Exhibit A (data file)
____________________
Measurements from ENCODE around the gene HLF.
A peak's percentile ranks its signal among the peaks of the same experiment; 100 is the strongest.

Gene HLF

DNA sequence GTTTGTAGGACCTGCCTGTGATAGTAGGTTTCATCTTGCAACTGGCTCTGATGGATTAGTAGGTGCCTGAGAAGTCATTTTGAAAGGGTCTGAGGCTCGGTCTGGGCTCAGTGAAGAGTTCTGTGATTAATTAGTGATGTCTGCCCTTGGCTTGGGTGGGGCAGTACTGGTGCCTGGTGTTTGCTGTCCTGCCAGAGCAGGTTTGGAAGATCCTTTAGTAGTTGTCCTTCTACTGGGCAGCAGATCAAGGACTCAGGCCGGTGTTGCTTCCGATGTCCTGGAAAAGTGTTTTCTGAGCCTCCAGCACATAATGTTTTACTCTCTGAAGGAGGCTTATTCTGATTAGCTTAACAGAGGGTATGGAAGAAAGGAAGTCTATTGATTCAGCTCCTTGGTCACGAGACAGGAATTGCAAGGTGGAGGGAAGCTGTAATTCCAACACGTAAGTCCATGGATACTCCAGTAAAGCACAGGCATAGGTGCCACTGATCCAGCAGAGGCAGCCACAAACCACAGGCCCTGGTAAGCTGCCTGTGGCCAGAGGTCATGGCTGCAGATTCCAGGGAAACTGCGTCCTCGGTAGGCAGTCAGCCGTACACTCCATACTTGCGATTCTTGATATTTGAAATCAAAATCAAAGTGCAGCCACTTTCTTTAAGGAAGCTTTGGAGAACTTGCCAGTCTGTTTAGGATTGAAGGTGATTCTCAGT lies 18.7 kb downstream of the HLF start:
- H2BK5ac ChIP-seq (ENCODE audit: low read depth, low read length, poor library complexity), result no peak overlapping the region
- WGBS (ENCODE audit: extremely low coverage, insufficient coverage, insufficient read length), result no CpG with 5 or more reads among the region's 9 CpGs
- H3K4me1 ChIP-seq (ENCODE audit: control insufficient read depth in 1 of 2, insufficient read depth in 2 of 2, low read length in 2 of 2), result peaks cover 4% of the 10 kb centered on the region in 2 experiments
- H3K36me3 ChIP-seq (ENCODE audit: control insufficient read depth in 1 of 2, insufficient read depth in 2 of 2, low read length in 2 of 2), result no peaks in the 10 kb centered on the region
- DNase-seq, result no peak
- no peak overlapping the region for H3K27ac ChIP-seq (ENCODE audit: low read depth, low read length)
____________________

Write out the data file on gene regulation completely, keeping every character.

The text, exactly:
Measurements from ENCODE around the gene HLF.
A peak's percentile ranks its signal among the peaks of the same experiment; 100 is the strongest.

Gene HLF

DNA sequence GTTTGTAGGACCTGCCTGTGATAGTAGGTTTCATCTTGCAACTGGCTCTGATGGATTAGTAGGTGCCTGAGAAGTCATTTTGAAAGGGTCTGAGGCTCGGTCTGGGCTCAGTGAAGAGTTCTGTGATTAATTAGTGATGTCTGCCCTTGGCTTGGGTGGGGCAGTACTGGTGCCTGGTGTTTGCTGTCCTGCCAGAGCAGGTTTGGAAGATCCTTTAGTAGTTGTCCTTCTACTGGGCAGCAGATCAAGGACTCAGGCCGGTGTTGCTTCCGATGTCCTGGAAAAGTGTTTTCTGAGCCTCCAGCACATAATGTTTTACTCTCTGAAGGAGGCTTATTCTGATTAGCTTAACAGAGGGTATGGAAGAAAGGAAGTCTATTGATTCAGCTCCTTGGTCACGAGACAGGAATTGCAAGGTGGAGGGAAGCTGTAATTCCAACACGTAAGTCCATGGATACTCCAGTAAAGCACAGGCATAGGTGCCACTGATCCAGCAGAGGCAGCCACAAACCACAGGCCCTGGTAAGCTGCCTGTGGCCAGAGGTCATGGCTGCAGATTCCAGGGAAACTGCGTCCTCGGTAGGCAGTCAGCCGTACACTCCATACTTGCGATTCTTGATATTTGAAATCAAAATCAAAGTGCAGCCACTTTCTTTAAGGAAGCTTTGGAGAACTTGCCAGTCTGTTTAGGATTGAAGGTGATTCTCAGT lies 18.7 kb downstream of the HLF start:
- H2BK5ac ChIP-seq (ENCODE audit: low read depth, low read length, poor library complexity), result no peak overlapping the region
- WGBS (ENCODE audit: extremely low coverage, insufficient coverage, insufficient read length), result no CpG with 5 or more reads among the region's 9 CpGs
- H3K4me1 ChIP-seq (ENCODE audit: control insufficient read depth in 1 of 2, insufficient read depth in 2 of 2, low read length in 2 of 2), result peaks cover 4% of the 10 kb centered on the region in 2 experiments
- H3K36me3 ChIP-seq (ENCODE audit: control insufficient read depth in 1 of 2, insufficient read depth in 2 of 2, low read length in 2 of 2), result no peaks in the 10 kb centered on the region
- DNase-seq, result no peak
- no peak overlapping the region for H3K27ac ChIP-seq (ENCODE audit: low read depth, low read length)